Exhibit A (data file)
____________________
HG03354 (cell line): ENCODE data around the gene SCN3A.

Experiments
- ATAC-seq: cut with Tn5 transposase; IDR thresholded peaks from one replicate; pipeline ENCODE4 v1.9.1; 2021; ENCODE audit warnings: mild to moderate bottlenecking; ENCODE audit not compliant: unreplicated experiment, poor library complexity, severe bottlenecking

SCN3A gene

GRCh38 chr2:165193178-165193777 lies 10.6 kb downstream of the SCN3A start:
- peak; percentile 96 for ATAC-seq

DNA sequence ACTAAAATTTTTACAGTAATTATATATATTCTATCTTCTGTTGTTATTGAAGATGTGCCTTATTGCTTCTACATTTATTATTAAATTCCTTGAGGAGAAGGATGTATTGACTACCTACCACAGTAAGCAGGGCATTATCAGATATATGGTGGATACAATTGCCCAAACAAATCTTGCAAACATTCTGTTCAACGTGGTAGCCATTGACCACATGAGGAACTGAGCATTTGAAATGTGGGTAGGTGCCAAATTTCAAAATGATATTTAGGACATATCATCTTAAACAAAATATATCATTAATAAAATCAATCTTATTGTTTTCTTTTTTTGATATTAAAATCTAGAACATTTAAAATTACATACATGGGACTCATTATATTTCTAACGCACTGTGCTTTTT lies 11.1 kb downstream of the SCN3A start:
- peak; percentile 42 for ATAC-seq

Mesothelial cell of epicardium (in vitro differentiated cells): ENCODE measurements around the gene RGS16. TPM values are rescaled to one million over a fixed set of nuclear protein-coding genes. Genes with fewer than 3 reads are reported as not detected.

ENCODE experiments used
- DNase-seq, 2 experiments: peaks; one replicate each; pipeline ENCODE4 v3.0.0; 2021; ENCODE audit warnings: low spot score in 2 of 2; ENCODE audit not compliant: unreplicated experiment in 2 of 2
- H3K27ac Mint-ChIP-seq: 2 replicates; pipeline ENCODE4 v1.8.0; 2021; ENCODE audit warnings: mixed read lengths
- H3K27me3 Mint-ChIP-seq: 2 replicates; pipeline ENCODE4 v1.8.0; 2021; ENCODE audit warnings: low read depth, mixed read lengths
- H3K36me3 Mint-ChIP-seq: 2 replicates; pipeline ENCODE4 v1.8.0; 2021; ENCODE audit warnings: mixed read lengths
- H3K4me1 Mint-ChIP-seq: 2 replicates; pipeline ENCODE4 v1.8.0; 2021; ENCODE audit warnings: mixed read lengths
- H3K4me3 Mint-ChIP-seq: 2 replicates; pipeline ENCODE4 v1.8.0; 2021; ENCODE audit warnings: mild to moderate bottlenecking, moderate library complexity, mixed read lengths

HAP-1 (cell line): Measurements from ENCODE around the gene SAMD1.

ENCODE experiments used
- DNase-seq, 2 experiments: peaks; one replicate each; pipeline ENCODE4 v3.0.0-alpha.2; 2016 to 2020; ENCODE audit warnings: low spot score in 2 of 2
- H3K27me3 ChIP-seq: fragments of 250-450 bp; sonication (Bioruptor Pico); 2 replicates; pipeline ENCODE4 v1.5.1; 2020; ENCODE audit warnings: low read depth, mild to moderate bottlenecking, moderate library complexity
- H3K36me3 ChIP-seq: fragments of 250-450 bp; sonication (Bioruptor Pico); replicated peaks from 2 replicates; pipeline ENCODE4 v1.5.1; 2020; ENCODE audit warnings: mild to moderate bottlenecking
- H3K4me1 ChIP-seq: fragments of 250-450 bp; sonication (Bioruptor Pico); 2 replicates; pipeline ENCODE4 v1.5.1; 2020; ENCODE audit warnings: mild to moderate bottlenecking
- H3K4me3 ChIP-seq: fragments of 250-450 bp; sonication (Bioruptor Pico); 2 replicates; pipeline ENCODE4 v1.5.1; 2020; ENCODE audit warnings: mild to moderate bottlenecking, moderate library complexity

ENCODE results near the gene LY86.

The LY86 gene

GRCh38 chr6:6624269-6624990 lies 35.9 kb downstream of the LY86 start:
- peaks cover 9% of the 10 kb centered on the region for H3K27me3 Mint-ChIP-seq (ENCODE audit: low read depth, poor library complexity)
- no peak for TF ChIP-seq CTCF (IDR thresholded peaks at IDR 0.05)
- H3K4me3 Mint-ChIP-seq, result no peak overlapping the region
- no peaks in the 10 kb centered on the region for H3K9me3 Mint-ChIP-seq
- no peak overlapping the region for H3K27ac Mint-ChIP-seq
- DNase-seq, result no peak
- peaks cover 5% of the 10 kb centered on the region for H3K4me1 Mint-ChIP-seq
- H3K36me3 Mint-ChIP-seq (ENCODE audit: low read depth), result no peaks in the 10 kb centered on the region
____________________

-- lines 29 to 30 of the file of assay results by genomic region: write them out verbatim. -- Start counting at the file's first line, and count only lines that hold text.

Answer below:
- H3K4me3 Mint-ChIP-seq, result no peak overlapping the region
- no peaks in the 10 kb centered on the region for H3K9me3 Mint-ChIP-seq